News / Middle East

Syrian Opposition Has Many Faces

Rebel forces have been fighting the Syrian government of Bashar al-Assad for nearly 18 months.  But many experts and Western politicians say it is unclear who makes up the Syrian opposition.

Fawaz Gerges, a Middle East expert at The London School of Economics and Political Science, says there is more than 100 armed Syrian oppositions.

“There are multiple factions and sensibilities and points of view within the opposition, outside and inside Syria,” he says.  “You are talking about Islamists - not only the Muslim Brotherhood.  You also have Salafis.  You have moderate Islamists.  You have nationalists.  You have secularists.  You have leftists,” he adds.  “It is one of the most complex and complicated portraits that one can really draw, when one talks about the Syrian oppositions.”

Splits Within Syrian Opposition

Gerges says that inevitably, there are splits within the various groups.  “Not only are there major cleavages among opposition groups outside Syria, in particular the Syrian National Council and other groups, you also have a major divide between the opposition inside Syria, or rather armed opposition groups inside Syria and opposition groups outside Syria.”

Analysts point out that one way of looking at the opposition is that it is divided, fragmented, inefficient and does not present a coherent alternative to President Bashar al-Assad's government.

But Nadim Shehadi, a Middle East expert with London’s Chatham House, sees the opposition in a different light.  

“The other way of looking at it is that division is its strength.  Division is, in a way, a sign of a healthy political society.  This is the whole of Syrian society, with all its historical diversity and ethnic diversity and ideological diversity emerging for the first time,” he says.  “This is what will create a democracy in the future.  The expectation of a united opposition under a strong leader is a wish for another dictator.”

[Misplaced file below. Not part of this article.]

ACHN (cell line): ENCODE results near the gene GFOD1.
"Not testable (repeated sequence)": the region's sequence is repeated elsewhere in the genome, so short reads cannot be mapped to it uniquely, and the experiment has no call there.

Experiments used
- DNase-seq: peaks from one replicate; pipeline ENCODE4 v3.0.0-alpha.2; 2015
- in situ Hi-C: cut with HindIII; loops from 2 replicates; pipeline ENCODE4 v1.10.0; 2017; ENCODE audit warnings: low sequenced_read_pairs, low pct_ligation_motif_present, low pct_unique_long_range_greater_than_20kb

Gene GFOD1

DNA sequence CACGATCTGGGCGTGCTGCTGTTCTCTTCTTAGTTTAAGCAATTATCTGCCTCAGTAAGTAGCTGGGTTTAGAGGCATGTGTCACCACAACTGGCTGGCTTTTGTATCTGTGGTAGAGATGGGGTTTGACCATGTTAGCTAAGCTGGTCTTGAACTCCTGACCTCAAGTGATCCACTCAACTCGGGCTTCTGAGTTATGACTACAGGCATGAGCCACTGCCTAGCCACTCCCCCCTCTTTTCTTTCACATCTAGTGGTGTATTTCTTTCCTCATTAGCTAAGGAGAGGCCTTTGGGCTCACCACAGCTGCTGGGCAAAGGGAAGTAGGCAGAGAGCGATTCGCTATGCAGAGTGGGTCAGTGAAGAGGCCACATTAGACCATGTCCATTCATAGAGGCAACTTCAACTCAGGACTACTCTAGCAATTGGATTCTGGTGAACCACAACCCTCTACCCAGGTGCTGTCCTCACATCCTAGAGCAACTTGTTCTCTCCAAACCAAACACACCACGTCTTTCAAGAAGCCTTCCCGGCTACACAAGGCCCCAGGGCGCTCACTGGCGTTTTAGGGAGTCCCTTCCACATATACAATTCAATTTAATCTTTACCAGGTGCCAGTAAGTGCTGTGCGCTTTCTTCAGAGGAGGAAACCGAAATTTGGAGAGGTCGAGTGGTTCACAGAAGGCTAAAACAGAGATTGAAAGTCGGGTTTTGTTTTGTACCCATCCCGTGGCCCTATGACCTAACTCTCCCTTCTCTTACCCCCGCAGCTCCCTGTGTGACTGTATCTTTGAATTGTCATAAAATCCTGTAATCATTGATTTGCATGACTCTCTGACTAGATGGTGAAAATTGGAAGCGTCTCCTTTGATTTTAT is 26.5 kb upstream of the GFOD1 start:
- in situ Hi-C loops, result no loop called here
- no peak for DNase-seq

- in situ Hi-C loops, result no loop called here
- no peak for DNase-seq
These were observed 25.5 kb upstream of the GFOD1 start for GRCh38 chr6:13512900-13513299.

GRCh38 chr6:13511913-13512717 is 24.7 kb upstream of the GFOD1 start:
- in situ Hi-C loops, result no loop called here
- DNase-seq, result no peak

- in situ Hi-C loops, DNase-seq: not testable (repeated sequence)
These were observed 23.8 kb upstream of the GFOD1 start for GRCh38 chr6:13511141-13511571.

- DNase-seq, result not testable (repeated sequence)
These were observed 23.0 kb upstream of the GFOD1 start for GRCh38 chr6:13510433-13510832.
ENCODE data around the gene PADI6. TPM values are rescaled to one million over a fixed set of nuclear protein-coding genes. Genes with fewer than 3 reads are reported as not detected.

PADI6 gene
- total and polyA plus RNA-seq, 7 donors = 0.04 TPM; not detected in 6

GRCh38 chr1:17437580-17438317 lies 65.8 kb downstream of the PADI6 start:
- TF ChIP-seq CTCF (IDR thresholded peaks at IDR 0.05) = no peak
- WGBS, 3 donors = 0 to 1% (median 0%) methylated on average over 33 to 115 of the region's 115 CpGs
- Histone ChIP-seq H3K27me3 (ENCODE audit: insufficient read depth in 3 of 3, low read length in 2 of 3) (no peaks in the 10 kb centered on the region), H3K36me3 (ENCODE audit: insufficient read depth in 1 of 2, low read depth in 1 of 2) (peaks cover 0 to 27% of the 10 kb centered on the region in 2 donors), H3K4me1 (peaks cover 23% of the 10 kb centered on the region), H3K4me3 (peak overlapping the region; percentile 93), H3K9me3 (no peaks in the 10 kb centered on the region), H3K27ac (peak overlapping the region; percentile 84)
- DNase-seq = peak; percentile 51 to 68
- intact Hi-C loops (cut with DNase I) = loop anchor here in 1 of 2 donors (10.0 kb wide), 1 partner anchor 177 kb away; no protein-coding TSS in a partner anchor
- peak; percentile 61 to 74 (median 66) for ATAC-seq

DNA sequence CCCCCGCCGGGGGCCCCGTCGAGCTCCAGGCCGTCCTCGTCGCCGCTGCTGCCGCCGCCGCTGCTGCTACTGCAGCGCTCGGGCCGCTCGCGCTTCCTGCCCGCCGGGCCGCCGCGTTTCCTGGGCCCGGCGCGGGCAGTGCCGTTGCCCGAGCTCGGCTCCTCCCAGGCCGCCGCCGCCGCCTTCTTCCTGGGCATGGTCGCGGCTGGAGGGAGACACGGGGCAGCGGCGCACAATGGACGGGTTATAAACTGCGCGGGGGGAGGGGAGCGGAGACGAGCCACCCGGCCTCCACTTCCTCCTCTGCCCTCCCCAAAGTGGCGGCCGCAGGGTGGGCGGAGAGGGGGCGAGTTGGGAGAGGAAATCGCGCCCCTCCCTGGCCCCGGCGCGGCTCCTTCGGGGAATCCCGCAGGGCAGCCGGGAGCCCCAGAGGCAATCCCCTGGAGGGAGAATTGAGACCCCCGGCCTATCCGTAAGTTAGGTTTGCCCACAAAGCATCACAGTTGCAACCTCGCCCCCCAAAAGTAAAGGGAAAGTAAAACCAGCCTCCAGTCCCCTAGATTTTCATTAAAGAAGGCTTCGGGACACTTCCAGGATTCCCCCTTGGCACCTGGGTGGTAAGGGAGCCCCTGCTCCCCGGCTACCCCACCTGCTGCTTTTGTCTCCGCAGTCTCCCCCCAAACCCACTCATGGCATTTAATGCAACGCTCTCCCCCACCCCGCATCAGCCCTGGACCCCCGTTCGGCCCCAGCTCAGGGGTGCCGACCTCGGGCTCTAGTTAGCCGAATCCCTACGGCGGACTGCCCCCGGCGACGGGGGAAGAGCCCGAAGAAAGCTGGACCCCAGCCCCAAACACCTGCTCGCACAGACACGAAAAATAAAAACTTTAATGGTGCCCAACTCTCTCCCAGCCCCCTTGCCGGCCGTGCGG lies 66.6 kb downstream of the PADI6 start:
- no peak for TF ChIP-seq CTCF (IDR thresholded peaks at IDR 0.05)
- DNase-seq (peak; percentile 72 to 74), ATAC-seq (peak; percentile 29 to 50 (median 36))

Analysts say it will be interesting to see whether opposition factions will be able to put aside their differences and govern Syria if, as opposition forces predict, Assad is forced from office.

Syrian Brig. Gen. Manaf Tlass (July 2012 photo)Syrian Brig. Gen. Manaf Tlass (July 2012 photo)
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Syrian Brig. Gen. Manaf Tlass (July 2012 photo)
Syrian Brig. Gen. Manaf Tlass (July 2012 photo)
Leadership Under General Manaf Tlass?

One person who has been identified as a possible transitional government leader is General Manaf Tlass, who defected to France a few weeks ago.  Tlass’s father, Mustafa Tlass, was for many decades Syria’s defense minister, and Manaf Tlass was a childhood friend and a close and trusted aide to Bashar al-Assad.

But many experts, including Fawaz Gerges, say Tlass is tainted by his former association with the Syria's president.

“Many of the opposition members, in particular inside Syria, remember the Tlass family as a very close family to the Assad family,” Gerges says.  “Its history, its close, long history with the Assad family does not really allow it to play a critical role in the post-Assad regime.”

Analyst Nadim Shehadi adds that the opposition outside Syria does not have legitimacy inside the country.  Even the Syrian National Council based in Istanbul is seen as too close to Turkey.

Shehadi says the real political revolution is happening on the ground in Syria.  “And this is what is getting the regime mad.  The regime can handle violence, and can prevail over violence and has been promoting violence.  The regime can survive 10 years with the violence," says Shehadi.  “But the regime cannot accept for one single day that there is a legitimate opposition, political opposition against it.  They still describe them to this day as mercenaries and part of the conspiracy against Syria.”

Many experts say the opposition is still a long way from gaining the upper hand because it appears that Syrian President Bashar al-Assad is ready to fight to the end as did former Libyan leader Moammar Gadhafi.

Andre de Nesnera

Andre de Nesnera is senior analyst at the Voice of America, where he has reported on international affairs for more than three decades. Now serving in Washington D.C., he was previously senior European correspondent based in London, established VOA’s Geneva bureau in 1984 and in 1989 was the first VOA correspondent permanently accredited in the Soviet Union.

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